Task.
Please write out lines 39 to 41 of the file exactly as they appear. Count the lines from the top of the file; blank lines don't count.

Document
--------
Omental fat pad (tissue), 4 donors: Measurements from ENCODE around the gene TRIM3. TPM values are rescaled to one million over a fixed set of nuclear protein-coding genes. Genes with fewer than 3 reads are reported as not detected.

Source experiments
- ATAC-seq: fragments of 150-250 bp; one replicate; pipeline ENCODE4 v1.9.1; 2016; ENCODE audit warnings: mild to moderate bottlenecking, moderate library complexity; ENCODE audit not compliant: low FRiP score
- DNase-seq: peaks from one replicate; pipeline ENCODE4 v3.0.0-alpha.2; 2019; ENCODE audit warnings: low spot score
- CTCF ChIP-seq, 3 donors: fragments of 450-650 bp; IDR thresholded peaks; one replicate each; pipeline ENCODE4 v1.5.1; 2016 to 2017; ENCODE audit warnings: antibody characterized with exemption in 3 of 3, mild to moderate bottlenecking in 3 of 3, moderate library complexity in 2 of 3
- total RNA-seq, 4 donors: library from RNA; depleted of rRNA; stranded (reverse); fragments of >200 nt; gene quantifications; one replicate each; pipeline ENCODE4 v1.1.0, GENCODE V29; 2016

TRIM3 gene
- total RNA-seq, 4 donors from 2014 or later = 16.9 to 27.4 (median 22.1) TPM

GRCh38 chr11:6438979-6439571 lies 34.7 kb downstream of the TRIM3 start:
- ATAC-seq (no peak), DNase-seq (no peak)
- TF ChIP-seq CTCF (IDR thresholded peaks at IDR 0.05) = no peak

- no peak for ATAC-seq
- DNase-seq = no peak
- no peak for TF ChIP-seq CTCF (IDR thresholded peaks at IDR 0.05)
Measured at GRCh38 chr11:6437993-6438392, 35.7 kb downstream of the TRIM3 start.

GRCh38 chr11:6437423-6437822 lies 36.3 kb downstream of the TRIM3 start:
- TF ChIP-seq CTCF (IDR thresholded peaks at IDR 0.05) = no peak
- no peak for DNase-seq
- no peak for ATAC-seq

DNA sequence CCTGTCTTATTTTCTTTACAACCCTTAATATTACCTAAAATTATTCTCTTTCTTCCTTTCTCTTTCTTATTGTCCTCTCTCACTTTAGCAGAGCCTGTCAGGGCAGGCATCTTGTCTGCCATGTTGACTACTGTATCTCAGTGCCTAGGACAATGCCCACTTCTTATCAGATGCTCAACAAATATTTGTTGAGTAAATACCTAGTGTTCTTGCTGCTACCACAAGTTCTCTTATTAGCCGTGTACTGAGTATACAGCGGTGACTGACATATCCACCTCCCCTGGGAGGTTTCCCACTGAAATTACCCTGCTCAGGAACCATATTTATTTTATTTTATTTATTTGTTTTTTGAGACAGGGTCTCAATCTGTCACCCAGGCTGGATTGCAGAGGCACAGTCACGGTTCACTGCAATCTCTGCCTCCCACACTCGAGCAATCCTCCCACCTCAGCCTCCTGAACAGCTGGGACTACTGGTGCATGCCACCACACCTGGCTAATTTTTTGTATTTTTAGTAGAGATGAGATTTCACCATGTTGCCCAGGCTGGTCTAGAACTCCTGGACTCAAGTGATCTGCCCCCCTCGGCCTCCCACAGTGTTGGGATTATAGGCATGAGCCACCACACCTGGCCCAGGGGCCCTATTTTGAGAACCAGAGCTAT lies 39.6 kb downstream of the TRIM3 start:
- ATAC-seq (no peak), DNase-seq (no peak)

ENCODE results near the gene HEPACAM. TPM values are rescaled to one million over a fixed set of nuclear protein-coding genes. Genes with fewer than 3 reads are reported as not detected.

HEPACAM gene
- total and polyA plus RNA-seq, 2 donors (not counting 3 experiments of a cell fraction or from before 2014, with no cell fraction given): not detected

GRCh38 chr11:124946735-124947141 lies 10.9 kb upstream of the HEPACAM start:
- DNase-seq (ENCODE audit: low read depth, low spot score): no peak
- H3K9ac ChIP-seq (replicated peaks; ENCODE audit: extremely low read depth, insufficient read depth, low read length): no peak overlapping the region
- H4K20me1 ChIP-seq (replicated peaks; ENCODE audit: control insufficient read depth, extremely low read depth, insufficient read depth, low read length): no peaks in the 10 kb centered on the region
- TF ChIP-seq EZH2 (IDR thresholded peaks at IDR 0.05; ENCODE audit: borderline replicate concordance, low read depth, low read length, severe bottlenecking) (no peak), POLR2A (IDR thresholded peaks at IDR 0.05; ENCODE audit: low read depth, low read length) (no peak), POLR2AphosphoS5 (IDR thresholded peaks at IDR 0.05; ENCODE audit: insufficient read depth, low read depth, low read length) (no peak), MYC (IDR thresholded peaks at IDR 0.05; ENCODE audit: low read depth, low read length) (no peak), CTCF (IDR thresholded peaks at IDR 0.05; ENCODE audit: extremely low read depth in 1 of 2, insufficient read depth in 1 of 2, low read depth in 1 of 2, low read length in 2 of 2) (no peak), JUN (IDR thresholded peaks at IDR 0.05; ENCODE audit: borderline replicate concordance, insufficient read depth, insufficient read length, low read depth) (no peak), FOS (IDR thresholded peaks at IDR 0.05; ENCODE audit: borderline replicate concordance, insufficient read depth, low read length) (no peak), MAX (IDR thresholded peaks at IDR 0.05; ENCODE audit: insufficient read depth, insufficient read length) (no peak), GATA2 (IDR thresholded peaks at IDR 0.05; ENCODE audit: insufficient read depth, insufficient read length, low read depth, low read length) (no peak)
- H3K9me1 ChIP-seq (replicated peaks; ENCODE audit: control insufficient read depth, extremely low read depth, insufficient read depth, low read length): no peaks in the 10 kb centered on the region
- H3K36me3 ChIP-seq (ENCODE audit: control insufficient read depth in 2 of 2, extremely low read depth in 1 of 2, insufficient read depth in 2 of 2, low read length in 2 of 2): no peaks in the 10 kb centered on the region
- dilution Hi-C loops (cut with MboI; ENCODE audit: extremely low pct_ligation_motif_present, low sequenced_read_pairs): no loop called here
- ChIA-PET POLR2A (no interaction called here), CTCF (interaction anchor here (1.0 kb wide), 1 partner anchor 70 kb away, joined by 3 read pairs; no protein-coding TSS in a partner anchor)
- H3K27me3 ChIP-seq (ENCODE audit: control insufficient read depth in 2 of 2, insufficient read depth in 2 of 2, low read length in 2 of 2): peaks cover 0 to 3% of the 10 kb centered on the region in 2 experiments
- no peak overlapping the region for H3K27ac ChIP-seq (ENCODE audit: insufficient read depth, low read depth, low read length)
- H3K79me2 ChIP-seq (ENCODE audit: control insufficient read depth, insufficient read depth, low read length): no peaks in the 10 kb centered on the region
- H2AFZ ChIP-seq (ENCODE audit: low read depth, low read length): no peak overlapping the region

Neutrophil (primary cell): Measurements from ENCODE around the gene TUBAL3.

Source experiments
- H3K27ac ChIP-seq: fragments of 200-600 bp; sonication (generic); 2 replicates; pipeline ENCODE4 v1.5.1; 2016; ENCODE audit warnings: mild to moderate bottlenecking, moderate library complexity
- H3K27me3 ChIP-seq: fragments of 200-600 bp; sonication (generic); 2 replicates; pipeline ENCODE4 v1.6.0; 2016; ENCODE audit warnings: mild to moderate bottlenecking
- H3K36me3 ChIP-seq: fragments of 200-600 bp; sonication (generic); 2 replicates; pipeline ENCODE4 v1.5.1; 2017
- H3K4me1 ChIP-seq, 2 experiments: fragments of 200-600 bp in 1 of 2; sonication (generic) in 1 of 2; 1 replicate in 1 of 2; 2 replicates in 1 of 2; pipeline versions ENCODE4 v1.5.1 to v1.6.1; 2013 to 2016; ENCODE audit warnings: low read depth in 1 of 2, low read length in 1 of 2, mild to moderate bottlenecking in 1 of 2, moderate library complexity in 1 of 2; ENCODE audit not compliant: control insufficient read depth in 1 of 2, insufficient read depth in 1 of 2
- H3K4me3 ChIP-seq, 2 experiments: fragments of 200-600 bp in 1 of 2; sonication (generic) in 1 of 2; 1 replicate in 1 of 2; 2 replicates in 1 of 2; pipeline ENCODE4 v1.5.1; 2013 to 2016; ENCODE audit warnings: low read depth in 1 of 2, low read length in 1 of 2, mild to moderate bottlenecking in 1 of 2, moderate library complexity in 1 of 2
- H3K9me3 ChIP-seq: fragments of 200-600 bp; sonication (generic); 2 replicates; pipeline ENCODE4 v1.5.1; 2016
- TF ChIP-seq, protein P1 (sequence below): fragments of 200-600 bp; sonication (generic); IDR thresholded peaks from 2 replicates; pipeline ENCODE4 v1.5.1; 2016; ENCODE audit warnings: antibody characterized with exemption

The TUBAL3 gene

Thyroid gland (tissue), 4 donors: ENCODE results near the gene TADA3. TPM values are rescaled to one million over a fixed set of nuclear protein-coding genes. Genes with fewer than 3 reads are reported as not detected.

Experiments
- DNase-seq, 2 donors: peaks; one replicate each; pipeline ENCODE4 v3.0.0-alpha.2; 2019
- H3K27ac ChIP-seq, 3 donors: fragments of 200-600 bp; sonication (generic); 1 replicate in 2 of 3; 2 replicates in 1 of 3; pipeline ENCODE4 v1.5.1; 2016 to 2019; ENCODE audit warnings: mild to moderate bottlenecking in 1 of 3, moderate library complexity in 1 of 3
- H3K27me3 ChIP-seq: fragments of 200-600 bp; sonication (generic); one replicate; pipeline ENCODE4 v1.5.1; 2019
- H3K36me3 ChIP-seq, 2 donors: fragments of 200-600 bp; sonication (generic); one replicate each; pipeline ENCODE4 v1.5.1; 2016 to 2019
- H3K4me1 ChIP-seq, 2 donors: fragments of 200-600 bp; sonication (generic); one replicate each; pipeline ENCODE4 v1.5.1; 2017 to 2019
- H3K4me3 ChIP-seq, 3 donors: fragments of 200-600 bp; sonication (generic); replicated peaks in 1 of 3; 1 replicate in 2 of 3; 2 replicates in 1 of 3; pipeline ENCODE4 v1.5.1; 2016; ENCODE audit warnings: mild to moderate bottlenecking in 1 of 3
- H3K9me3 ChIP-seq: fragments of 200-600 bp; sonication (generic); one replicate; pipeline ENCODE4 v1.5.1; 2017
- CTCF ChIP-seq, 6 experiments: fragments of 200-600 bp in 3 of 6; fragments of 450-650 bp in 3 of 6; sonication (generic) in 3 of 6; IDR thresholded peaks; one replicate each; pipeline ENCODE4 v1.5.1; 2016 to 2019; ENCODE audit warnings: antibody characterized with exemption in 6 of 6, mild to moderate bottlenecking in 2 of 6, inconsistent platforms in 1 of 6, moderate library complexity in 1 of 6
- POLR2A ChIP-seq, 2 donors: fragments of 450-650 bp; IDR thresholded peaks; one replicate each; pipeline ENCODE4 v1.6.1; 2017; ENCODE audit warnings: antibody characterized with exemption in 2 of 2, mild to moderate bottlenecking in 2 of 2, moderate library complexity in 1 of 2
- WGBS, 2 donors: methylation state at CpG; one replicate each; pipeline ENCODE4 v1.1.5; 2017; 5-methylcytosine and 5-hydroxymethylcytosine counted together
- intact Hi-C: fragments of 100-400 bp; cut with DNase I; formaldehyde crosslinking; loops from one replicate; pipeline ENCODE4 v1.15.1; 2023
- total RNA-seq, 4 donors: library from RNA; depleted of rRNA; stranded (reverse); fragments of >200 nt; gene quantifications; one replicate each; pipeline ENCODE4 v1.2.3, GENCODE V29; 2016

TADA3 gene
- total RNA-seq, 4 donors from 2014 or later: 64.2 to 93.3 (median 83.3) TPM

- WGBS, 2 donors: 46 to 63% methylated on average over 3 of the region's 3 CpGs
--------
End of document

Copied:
Source experiments
- H3K27ac ChIP-seq: fragments of 200-600 bp; sonication (generic); 2 replicates; pipeline ENCODE4 v1.5.1; 2016; ENCODE audit warnings: mild to moderate bottlenecking, moderate library complexity
- H3K27me3 ChIP-seq: fragments of 200-600 bp; sonication (generic); 2 replicates; pipeline ENCODE4 v1.6.0; 2016; ENCODE audit warnings: mild to moderate bottlenecking